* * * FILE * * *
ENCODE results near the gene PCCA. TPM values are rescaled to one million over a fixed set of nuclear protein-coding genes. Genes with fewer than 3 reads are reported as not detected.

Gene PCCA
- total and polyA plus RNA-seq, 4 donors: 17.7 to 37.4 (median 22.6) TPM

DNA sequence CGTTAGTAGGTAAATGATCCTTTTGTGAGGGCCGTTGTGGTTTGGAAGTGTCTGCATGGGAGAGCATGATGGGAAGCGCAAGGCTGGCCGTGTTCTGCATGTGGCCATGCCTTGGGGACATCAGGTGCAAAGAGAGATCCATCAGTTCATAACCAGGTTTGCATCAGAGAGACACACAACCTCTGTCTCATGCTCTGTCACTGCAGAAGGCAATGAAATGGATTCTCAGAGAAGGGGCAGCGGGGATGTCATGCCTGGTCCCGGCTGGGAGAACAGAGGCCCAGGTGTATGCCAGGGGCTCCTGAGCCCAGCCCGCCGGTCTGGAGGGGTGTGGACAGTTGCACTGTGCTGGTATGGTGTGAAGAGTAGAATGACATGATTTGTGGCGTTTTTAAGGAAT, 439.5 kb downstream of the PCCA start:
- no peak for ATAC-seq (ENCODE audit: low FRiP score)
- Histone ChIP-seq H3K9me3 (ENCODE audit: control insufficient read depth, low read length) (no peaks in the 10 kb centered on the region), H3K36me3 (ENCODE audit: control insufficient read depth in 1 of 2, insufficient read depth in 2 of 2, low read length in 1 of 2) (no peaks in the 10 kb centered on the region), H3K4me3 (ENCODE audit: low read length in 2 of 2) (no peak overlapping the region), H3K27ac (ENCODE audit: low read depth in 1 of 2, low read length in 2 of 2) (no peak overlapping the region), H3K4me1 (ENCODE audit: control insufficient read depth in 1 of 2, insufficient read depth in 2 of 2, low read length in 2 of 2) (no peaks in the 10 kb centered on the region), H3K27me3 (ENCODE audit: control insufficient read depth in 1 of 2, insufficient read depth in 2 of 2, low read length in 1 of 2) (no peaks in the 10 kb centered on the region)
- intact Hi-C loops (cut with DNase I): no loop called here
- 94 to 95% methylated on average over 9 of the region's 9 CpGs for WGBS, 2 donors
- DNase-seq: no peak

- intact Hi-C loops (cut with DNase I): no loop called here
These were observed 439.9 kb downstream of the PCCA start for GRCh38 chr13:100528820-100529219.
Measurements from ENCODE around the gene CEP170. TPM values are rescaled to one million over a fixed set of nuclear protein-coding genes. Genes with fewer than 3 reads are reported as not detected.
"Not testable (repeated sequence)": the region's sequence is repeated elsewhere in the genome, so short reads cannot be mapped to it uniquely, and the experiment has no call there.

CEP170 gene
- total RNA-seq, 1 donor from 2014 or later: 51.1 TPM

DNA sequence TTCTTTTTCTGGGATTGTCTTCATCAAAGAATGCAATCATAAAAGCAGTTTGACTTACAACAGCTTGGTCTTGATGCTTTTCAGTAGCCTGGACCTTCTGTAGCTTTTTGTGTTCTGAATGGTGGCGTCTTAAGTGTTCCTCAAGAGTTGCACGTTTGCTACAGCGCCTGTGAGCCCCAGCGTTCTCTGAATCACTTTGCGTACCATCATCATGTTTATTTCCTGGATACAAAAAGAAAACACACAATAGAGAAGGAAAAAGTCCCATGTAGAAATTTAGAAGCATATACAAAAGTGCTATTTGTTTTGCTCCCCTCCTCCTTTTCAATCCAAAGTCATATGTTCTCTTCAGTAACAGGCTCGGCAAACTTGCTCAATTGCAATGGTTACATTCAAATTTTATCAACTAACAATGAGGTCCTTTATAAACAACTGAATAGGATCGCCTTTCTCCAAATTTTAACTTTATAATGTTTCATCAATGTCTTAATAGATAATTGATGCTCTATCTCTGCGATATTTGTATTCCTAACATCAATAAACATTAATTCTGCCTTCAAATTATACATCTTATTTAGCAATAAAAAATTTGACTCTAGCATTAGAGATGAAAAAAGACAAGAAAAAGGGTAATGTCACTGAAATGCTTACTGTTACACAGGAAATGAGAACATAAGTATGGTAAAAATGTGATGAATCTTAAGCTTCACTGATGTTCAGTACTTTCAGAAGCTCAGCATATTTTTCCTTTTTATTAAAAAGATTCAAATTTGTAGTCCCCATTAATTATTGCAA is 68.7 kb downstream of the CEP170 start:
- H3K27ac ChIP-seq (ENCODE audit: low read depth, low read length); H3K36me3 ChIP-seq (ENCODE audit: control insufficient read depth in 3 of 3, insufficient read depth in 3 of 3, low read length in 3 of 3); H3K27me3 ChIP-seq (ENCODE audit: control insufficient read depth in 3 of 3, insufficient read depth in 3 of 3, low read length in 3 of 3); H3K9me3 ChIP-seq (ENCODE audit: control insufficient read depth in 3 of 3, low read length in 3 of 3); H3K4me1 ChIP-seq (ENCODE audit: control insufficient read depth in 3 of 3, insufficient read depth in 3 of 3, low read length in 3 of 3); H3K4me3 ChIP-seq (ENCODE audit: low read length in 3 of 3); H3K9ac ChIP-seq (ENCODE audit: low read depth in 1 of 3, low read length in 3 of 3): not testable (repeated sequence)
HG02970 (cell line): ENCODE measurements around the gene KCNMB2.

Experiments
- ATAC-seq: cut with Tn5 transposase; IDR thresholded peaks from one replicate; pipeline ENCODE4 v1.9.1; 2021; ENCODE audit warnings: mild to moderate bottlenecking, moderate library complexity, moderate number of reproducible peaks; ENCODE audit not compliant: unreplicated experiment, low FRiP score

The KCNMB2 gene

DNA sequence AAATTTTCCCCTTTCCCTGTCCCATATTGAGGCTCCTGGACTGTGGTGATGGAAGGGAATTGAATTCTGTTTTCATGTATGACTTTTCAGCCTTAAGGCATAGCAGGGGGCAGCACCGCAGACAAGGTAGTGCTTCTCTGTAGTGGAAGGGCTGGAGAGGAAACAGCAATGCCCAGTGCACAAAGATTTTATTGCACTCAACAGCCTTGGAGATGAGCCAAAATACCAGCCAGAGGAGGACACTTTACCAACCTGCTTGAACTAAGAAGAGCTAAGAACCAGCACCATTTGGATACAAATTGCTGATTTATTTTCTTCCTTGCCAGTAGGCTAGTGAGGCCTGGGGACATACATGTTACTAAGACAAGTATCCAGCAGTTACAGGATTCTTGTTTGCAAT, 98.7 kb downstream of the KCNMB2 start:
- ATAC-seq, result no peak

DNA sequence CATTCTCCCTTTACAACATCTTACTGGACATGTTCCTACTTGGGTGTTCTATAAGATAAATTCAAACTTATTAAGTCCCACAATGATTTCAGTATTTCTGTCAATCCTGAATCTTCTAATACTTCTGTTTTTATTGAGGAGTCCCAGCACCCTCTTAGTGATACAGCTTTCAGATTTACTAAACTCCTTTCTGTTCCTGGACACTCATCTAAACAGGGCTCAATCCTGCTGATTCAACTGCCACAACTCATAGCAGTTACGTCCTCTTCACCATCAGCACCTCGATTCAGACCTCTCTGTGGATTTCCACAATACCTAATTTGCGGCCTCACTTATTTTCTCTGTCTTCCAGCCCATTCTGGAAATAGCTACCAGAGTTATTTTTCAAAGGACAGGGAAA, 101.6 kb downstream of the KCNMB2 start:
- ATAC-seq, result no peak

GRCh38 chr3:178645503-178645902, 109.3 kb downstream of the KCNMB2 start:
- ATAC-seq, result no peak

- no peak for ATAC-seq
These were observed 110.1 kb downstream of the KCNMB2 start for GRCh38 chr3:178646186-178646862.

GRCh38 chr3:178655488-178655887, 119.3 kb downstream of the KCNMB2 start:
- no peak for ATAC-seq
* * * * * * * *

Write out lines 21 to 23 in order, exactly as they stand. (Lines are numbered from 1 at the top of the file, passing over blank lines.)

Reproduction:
The KCNMB2 gene

DNA sequence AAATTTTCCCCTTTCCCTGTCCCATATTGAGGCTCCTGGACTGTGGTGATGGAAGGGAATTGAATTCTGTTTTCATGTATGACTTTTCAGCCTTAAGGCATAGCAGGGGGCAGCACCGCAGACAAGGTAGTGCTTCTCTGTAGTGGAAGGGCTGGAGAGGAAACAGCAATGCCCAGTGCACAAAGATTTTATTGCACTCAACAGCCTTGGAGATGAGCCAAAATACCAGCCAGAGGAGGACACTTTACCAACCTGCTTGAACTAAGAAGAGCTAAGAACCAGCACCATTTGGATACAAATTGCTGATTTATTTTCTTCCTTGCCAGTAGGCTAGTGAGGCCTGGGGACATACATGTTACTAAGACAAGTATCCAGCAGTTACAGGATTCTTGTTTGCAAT, 98.7 kb downstream of the KCNMB2 start:
- ATAC-seq, result no peak